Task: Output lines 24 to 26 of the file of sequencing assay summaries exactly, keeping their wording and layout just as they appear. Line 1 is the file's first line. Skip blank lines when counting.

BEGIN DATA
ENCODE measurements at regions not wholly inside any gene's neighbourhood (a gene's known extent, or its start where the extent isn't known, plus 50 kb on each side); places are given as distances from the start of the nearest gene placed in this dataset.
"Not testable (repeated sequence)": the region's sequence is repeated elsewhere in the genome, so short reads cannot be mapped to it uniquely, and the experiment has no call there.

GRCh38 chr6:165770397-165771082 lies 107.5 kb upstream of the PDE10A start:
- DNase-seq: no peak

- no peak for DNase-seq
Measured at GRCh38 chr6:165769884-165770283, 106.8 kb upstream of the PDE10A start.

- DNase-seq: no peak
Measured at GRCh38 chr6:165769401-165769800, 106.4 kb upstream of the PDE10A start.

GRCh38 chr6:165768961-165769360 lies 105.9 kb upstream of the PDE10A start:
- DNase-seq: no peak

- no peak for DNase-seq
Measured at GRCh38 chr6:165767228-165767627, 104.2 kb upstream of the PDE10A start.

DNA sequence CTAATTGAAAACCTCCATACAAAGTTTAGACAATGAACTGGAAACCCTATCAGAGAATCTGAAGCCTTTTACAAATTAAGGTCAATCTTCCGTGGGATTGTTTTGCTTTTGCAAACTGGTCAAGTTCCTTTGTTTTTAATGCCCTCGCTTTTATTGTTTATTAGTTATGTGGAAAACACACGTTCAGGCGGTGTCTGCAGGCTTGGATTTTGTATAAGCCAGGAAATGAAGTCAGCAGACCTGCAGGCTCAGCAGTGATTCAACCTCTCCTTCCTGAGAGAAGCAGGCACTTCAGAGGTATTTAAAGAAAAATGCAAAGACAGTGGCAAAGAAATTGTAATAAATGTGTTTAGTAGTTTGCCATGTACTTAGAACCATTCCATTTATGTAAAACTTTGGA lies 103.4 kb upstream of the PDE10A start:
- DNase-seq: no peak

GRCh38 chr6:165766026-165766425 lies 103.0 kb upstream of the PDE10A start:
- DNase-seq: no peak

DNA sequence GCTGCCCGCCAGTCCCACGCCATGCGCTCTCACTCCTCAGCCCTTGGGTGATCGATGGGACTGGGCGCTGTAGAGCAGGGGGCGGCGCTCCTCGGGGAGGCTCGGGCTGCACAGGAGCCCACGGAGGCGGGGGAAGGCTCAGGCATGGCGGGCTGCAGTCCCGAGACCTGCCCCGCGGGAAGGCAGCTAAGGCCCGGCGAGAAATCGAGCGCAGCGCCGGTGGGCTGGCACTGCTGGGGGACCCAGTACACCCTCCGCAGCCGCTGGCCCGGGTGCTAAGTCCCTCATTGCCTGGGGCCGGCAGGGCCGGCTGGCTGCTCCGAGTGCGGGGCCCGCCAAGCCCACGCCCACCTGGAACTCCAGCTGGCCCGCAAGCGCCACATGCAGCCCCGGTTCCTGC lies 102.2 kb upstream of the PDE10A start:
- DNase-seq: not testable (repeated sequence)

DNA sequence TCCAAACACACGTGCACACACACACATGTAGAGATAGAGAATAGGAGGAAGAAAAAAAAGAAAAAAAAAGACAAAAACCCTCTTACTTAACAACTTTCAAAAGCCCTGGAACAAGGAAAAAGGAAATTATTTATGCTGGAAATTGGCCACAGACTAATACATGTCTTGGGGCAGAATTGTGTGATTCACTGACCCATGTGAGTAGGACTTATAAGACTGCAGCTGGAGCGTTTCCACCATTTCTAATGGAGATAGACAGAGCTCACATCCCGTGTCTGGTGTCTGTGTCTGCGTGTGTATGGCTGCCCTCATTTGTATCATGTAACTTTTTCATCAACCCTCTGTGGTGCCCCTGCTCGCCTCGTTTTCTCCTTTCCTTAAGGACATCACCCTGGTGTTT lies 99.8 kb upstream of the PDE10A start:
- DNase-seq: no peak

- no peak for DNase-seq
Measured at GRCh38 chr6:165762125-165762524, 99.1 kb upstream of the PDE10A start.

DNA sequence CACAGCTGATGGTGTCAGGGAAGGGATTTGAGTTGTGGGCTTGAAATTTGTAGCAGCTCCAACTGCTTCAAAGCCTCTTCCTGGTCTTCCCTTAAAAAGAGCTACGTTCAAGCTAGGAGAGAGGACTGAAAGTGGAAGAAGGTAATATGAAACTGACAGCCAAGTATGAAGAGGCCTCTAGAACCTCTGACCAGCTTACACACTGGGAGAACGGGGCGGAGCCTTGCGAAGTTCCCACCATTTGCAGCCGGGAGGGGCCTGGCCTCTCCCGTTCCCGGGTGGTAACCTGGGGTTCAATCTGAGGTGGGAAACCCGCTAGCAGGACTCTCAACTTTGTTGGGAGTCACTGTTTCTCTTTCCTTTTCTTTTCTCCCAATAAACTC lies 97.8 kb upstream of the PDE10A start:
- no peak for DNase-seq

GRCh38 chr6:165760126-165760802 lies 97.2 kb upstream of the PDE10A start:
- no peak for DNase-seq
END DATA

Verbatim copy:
- no peak for DNase-seq

GRCh38 chr6:165760126-165760802 lies 97.2 kb upstream of the PDE10A start:
- no peak for DNase-seq